The fee on insurance plans, which is based on market share, went intoeffect in 2014, but is currently on hold until 2018 due to a provision inlast year’s omnibus spending bill.

The U.S. Chamber of Commerce recently launched a campaign urging Congressto end the HIT, as well as the ACA’s medical device tax and 40 percentexcise tax on high-cost health plans. The campaign kicked off with a focuson the HIT since members will be impacted as early as February whenbusinesses begin renewing health plans.


OMB Analysis Shows Senate Budget Resolution Increases Debt, Deficit

The Senate budget resolution paving the way for Obamacare repeal will driveup the public debt and national deficit over the next decade, the WhiteHouse budget office wrote in aJan. 9 letter.

The budget resolution would increase the public debt from $14.2 trillion in2016 to $23.7 trillion in 2026, according to the Office of Management andBudget analysis. The annual on-budget deficit would increase to more than$1 trillion by 2026, OMB also found.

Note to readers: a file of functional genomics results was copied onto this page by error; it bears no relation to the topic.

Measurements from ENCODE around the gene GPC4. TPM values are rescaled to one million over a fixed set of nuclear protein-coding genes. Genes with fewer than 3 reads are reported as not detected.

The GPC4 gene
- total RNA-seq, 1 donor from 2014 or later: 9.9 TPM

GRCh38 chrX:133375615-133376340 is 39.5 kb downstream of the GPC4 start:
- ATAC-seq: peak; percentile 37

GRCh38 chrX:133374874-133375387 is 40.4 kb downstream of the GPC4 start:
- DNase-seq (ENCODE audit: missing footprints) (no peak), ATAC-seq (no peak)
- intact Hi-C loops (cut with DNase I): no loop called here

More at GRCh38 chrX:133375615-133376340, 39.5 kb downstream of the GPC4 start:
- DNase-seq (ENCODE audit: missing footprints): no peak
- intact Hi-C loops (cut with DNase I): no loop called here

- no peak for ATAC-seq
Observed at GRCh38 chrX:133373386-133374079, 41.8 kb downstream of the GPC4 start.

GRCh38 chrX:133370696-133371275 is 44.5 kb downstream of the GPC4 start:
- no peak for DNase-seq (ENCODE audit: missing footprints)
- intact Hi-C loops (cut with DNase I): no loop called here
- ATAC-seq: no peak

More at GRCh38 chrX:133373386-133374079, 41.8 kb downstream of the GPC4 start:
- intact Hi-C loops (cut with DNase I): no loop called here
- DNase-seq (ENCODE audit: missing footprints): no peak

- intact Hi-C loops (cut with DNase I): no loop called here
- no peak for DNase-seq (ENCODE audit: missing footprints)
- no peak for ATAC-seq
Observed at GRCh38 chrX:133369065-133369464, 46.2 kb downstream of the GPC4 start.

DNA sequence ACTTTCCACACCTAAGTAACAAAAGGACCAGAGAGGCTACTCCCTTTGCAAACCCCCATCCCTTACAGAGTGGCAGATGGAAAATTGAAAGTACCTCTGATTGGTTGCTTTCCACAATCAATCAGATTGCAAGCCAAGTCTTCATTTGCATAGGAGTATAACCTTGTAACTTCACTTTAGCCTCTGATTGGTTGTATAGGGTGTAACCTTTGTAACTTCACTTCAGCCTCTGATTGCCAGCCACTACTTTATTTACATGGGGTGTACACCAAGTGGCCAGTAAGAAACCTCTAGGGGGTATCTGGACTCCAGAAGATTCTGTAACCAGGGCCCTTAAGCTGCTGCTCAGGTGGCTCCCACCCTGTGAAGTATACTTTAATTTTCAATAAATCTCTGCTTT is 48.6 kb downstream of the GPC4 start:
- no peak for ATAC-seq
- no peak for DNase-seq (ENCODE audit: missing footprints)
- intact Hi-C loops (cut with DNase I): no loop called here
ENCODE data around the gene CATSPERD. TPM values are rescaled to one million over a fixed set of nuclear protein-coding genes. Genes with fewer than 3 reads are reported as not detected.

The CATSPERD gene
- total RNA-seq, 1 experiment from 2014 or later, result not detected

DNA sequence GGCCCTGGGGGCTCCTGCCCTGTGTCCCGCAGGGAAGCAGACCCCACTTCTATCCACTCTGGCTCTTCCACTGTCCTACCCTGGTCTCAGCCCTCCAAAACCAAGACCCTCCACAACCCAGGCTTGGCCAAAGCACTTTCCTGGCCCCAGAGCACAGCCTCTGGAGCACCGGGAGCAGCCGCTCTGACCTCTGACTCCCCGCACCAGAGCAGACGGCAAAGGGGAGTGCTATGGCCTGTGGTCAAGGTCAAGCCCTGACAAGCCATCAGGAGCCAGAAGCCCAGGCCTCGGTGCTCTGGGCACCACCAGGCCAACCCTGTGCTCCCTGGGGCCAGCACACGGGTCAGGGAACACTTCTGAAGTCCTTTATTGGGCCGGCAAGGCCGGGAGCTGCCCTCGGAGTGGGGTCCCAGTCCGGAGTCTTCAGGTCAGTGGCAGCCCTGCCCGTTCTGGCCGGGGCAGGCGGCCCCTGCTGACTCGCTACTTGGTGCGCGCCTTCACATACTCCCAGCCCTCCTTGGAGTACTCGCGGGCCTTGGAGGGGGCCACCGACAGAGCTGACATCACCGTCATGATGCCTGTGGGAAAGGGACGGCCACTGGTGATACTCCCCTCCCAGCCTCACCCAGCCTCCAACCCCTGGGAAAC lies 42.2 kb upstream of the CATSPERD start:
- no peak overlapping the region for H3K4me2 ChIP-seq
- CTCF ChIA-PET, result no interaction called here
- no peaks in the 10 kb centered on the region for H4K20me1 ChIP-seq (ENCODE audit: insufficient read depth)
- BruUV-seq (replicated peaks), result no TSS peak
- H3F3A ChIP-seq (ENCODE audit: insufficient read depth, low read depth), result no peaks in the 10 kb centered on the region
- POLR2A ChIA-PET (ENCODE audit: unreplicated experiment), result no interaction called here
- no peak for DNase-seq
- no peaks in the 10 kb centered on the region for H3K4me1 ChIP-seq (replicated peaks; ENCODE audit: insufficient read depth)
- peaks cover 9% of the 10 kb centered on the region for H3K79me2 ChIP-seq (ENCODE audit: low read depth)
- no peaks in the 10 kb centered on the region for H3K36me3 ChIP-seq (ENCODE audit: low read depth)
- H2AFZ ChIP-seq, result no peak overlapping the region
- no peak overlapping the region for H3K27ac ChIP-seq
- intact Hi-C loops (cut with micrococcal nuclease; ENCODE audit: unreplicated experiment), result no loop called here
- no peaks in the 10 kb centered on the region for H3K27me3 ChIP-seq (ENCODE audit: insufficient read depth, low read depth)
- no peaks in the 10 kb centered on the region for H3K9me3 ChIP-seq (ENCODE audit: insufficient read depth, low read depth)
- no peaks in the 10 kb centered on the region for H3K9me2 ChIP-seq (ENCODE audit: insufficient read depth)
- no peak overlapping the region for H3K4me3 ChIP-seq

2. Courts

Court Blocks North Carolina Medicaid Expansion

A federal court has temporarily blocked an effort by North Carolina Gov.Roy Cooper to expand Medicaid under Obamacare.

Thetemporary restraining order Jan. 15from U.S. District Court Judge Louise Wood Flanagan came soon afterRepublicans in the North Carolina Legislature sued to halt the newDemocratic governor’s plan, which aimed to make North Carolina the 32ndstate to expand under the ACA.

North Carolina GOP say Cooper’s plan to submit a Medicaid state planamendment to the Obama administration to expand runs afoul of a 2013 statelaw that blocks him from acting on his own. Cooper, a former state attorneygeneral, has argued that the state law does not apply to his plan.

The federal court order is in effect for two weeks and was issued beforeNorth Carolina officially submitted its plan to federal officials. Thestate was expected to do so early this week after a 10-day public commentperiod. Under the plan, expansion would take effect at the start of 2018.

Texas Judge Approves Delay of Final Rule for Dialysis Facilities

On Jan. 12, a Texas judge approved a request by dialysis companies to delaya new regulation, issued by the Department of Health and Human Services andexpected to take effect Jan. 13, that would have required them to discloseto health plans when premium assistance was being offered to patients whosign up for private health insurance. The suit claims the rule, issued inthe final weeks of the Obama administration, violates the AdministrativeProcedures Act.